بازارگرایی و عرضه نامشخص در بازار بالادست: یک مطالعه اکتشافی
|کد مقاله||سال انتشار||مقاله انگلیسی||ترجمه فارسی||تعداد کلمات|
|19044||2002||11 صفحه PDF||سفارش دهید||محاسبه نشده|
Publisher : Elsevier - Science Direct (الزویر - ساینس دایرکت)
Journal : European Journal of Purchasing & Supply Management, Volume 8, Issue 4, December 2002, Pages 209–219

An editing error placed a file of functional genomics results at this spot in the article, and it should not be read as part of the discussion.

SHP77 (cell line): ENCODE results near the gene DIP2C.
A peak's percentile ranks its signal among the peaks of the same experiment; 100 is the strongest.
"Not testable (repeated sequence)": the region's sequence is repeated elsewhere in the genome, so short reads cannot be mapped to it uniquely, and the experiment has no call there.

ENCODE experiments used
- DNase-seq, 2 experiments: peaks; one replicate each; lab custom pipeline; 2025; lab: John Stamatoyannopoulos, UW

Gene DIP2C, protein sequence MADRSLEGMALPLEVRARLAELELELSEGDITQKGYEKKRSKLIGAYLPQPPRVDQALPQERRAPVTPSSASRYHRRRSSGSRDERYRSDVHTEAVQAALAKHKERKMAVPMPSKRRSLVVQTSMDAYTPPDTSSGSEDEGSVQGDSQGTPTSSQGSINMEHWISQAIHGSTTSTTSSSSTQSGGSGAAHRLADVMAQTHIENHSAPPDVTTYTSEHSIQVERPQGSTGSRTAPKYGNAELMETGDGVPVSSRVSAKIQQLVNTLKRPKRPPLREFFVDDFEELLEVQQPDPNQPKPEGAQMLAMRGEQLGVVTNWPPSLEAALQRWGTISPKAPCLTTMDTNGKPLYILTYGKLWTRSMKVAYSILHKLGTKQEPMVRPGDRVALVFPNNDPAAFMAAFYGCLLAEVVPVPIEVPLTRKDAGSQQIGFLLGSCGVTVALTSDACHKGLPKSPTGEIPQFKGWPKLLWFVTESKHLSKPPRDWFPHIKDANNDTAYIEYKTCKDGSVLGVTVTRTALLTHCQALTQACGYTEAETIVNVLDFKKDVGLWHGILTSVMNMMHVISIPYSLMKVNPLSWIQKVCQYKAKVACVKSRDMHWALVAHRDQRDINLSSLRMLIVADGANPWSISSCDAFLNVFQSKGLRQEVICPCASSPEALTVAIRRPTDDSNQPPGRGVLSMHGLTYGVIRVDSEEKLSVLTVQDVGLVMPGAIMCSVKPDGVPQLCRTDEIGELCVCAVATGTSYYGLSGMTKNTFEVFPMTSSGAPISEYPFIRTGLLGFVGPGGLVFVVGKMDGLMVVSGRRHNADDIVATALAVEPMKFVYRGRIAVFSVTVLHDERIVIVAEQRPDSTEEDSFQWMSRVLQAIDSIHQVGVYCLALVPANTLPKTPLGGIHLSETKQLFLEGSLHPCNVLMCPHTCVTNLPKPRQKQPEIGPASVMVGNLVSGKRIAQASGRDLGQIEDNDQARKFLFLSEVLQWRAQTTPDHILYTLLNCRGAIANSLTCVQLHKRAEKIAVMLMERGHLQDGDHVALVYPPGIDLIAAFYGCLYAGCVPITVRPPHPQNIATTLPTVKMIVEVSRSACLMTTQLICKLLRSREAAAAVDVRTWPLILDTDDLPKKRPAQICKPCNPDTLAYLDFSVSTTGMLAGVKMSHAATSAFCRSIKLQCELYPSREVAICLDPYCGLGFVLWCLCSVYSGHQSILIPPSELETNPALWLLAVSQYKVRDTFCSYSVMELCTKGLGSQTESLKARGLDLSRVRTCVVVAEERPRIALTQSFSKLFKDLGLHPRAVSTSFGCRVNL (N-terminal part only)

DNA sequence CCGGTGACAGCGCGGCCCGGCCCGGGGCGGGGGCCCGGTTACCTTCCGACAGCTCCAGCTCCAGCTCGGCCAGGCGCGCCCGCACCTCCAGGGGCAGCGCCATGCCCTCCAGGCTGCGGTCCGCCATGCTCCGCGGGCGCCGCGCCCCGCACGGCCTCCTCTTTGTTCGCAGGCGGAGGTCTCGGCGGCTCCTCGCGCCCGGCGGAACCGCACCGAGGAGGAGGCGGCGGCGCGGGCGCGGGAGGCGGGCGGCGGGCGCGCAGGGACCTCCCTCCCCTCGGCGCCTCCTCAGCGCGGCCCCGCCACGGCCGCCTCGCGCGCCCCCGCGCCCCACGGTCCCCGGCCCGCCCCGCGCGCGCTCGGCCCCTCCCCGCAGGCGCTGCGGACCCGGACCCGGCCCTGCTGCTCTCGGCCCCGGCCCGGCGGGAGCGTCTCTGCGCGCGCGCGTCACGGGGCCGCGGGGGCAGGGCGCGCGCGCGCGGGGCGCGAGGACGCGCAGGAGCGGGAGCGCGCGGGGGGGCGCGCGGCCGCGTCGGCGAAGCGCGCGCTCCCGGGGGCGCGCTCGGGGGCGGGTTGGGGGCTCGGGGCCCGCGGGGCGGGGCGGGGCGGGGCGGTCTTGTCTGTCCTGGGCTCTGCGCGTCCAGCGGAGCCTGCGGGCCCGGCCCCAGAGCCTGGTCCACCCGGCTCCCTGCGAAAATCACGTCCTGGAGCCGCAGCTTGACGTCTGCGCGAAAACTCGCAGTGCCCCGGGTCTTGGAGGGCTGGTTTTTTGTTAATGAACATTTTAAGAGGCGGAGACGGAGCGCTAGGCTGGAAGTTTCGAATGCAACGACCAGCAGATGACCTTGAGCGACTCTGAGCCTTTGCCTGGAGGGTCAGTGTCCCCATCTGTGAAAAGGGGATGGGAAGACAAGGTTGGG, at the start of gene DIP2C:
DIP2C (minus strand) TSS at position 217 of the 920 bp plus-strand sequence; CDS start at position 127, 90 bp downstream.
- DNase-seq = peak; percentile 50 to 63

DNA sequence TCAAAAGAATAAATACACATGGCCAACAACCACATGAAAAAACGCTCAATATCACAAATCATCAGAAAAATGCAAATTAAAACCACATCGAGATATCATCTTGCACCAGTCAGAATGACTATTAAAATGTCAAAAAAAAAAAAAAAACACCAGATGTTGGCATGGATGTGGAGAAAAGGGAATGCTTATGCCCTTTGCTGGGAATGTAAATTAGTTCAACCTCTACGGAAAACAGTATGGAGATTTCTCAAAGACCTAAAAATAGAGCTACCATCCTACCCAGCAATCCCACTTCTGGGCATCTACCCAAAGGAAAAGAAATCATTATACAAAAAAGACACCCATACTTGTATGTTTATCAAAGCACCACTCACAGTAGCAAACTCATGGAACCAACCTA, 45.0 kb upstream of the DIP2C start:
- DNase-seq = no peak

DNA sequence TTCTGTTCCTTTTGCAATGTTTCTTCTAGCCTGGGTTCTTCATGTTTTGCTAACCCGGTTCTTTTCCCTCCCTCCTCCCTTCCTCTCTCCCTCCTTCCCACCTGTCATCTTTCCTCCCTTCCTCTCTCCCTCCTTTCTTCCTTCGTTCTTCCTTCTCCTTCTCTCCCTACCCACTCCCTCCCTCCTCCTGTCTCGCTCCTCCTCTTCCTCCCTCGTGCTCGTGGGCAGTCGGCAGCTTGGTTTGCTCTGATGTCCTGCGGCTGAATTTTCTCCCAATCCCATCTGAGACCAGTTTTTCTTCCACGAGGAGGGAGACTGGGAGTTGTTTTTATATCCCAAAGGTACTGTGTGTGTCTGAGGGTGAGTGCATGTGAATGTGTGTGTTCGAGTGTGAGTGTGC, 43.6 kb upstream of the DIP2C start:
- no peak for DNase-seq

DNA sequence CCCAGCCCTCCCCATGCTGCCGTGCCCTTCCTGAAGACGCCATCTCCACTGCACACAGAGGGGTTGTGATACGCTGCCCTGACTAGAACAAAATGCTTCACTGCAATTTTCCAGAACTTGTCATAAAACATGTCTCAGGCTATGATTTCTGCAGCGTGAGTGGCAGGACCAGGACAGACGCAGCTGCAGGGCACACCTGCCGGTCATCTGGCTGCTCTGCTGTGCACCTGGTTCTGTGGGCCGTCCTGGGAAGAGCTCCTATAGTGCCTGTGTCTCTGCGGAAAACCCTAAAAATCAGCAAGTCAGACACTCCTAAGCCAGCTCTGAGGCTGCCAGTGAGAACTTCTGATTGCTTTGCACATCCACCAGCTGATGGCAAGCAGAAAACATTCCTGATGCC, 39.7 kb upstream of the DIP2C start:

A key task of the purchasing function is to secure adequate and timely supplies of necessary input factors. In some industries, however, this task is challenging, as it may be difficult to obtain timely and reliable input, e.g. in industries based on natural resources. This may have serious implications for firms’ ability to compete effectively in their output markets. Few empirical studies of purchasing behaviour have focused on how actors cope with uncertain supply. Also, the fast-growing market orientation literature generally seems to have neglected the importance of supply. This paper aims to provide insight into the poorly understood question of how upstream actors cope with uncertain input supply to handle customers’ needs and wants. To investigate our research problem an exploratory study was conducted among 20 upstream actors in the seafood industry. A quasi-experimental approach was applied by selecting firms from two industry branches so that one group was exposed to the “treatment” (i.e. uncertain supply) while the other group was not. Our findings show that when supply is uncertain it is of utmost concern and considered a key determinant in satisfying the firms’ target markets.